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Make sure you schedule your time wisely. Sometimes a project takes up more of your time than you originally think. Take all Placement and Proficiency tests before you start your very first semester; otherwise, you may need to take another semester and end up graduating late. Teachers are here to help, do not feel like you're an idiot for needing and asking for help. It is way better to ask a teacher for help than get a poor grade on a test. And who knows, you might get enough advice to raise your overall grade from a C to an A. Stress can overwhelm you, know what helps you destress and use these tools often. Studying is very important, but do not forget that balance is crucial. Homework has the potential to take over your life; don't let it control you. Having fun with friends once in a while is important. And on the subject of friends, do not be a recluse. You need to make an effort if you want friends at school. A simple smile and saying "hi" can go a long way. And ask students for their opinions on classes and teachers.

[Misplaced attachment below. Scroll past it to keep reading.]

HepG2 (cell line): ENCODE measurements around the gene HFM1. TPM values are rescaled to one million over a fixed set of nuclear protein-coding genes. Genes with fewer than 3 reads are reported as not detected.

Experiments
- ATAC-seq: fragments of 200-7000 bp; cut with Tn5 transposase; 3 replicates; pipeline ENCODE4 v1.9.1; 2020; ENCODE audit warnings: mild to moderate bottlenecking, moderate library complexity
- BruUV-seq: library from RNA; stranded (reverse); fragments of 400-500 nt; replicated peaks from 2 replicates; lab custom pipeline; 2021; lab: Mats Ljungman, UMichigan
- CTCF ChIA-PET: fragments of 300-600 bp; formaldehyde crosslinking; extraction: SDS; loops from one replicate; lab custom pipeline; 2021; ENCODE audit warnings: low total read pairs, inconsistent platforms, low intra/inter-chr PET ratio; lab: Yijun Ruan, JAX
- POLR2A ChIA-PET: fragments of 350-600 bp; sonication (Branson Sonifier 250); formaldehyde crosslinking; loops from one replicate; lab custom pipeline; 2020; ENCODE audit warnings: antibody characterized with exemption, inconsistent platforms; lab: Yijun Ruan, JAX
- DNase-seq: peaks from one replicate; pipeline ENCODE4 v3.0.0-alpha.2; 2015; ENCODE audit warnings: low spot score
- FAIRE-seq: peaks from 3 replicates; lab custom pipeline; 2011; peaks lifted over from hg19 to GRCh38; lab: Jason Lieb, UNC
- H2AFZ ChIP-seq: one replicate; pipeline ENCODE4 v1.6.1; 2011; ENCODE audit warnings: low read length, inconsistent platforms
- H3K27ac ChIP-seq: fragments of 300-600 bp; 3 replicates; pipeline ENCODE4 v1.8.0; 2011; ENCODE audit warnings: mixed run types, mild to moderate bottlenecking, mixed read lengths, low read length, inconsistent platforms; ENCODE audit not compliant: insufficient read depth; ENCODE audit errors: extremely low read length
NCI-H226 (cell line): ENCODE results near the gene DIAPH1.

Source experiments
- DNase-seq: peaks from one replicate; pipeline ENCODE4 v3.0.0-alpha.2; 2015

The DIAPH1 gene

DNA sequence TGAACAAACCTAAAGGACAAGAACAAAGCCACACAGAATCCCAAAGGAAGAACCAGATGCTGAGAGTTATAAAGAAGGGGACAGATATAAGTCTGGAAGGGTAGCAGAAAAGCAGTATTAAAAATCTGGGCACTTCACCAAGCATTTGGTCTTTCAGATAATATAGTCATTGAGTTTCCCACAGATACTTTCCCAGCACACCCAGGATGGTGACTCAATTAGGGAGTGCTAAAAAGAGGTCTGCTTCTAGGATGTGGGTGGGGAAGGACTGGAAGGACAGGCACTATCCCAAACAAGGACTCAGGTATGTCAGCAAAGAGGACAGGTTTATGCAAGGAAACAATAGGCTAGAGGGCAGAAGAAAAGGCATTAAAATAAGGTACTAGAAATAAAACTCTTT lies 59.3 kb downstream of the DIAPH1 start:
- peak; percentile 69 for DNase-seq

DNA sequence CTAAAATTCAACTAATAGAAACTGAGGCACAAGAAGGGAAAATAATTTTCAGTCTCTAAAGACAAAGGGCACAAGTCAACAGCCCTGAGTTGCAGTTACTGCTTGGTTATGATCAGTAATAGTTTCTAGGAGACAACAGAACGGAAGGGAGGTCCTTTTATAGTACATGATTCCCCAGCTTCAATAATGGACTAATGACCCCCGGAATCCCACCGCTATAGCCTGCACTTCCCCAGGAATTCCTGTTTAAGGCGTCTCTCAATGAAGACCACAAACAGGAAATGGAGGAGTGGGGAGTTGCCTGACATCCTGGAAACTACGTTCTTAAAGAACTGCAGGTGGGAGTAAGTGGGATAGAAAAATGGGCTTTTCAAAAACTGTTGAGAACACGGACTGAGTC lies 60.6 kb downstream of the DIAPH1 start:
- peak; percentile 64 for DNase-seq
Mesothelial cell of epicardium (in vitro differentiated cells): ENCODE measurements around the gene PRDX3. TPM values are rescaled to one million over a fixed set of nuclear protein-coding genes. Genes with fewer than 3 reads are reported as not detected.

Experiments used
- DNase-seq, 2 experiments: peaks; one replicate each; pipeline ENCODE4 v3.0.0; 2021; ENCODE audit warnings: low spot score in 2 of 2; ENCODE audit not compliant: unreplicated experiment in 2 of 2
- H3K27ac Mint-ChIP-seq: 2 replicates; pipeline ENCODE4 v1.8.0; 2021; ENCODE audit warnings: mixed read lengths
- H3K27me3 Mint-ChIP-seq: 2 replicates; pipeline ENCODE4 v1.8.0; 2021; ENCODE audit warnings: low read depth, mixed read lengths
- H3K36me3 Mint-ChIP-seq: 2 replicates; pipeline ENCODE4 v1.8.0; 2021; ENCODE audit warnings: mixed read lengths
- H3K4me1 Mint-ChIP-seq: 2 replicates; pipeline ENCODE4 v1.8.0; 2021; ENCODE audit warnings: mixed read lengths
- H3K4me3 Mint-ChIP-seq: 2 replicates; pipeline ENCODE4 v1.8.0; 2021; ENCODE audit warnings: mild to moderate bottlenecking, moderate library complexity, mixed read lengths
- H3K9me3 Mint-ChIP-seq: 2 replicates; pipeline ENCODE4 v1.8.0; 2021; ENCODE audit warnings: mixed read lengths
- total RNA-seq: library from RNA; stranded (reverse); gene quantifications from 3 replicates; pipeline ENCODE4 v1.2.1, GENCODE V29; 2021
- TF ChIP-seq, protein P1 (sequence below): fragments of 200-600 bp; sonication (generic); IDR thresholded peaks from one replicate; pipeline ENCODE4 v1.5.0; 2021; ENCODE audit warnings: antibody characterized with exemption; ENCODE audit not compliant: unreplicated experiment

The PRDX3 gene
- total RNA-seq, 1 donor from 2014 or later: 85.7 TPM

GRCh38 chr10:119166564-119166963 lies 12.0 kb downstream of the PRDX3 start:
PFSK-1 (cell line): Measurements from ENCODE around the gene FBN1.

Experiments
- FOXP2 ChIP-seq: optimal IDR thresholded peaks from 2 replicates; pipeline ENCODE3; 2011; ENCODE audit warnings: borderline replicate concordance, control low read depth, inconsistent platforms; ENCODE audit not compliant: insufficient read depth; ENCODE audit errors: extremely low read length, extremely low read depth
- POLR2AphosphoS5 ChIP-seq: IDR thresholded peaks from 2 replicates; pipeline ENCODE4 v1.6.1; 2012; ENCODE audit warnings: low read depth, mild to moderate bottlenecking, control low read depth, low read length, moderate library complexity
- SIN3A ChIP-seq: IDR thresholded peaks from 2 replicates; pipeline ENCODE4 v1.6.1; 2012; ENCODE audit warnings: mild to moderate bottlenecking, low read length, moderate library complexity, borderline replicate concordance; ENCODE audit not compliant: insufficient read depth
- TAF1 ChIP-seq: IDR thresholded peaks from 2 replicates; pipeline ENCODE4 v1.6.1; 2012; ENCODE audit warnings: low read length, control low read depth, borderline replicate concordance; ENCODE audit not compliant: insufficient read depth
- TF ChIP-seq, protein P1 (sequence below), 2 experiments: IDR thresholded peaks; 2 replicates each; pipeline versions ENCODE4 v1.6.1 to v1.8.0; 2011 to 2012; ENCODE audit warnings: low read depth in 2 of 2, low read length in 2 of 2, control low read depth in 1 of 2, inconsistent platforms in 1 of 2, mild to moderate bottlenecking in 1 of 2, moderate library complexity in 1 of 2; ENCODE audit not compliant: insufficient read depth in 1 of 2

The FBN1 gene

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As a senior, I was enrolled in an independent study program which allowed me to have tons of free time even with the college courses I used to take. I received over $900 a month from social security due to my mother's death, had my own car, partied, had so much freedom - I felt I was living the life. But at the time, never realized that college was going to have such a huge impact of my life. Now that I have graduated, I don't receive my benefits anymore. My life is 10 times harder financially and the stress is taking a toll on my body. Besides the money I used for bills, I now regret blowing hundreds of dollars every month just to have fun - I wasn't thinking ahead. I didn't realize how much money, time, and dedication it was going to take to pursue my dream career. I would give advice to my senior self to start thinking of my future and to think ahead. To prepare myself for the commute, finances, work, stress, and dedication into pursuing my future career. Basically, that I'm going to struggle but make the best of it.